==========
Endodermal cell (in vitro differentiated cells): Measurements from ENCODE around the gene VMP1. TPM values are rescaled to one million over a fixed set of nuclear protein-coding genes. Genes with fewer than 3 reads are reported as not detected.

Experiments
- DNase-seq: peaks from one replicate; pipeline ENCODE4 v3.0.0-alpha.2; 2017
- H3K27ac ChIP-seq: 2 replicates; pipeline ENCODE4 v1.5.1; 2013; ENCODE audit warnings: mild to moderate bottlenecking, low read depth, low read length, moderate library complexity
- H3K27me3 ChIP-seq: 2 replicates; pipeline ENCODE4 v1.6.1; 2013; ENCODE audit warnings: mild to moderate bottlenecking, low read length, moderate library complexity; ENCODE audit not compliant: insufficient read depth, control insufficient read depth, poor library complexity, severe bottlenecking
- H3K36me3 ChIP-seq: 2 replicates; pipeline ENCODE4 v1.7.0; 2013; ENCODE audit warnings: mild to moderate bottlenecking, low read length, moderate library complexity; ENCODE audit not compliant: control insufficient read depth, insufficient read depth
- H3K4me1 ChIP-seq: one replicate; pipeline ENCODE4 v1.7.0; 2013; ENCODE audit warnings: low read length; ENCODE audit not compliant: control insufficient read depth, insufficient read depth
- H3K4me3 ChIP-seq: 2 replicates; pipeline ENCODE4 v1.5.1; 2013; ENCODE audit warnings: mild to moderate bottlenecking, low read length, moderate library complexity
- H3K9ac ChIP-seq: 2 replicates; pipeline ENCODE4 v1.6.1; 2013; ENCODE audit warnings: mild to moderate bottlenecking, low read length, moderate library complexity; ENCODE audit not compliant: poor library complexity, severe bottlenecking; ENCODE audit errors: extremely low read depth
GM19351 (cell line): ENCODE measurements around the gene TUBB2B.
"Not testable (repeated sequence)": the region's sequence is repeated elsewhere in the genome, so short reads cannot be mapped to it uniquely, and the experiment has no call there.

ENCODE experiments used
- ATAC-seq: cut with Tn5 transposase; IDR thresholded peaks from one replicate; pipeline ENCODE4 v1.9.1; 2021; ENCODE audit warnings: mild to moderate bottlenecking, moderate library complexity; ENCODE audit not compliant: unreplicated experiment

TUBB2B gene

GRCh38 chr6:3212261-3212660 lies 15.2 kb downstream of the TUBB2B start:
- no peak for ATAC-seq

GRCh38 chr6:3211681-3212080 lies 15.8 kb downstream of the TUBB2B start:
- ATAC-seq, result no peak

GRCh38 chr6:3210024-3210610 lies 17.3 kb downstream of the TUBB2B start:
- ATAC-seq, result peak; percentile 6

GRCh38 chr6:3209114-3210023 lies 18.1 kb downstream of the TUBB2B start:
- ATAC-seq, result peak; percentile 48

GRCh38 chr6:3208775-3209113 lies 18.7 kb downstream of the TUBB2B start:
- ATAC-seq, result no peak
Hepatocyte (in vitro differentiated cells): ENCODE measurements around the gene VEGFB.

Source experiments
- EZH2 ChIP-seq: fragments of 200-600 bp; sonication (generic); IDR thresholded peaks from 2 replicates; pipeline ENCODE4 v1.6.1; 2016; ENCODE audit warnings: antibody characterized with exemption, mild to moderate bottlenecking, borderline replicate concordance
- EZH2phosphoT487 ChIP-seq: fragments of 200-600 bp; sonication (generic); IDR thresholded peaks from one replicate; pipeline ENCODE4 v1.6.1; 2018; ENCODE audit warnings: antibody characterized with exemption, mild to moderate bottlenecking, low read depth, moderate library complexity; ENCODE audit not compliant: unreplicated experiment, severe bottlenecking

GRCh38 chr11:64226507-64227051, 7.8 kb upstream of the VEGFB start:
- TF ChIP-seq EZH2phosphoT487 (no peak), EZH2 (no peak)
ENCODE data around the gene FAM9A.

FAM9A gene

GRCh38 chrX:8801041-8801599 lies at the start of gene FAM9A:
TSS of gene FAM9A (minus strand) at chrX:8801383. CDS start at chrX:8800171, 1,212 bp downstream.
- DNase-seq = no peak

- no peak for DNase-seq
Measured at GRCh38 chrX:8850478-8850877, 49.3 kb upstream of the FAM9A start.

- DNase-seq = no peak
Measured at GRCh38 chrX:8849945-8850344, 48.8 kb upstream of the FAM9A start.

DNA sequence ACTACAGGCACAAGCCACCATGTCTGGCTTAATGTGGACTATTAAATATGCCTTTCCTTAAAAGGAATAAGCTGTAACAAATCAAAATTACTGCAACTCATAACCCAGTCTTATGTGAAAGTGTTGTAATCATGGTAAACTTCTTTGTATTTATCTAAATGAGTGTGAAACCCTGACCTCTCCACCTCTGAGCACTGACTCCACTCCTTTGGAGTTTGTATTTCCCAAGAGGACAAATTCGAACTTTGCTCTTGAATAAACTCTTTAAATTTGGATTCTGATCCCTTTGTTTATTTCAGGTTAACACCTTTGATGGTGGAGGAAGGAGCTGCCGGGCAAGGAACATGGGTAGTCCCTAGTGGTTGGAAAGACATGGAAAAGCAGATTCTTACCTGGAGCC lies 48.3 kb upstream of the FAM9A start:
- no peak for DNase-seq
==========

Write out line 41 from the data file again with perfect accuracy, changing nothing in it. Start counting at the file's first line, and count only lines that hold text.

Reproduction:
- no peak for DNase-seq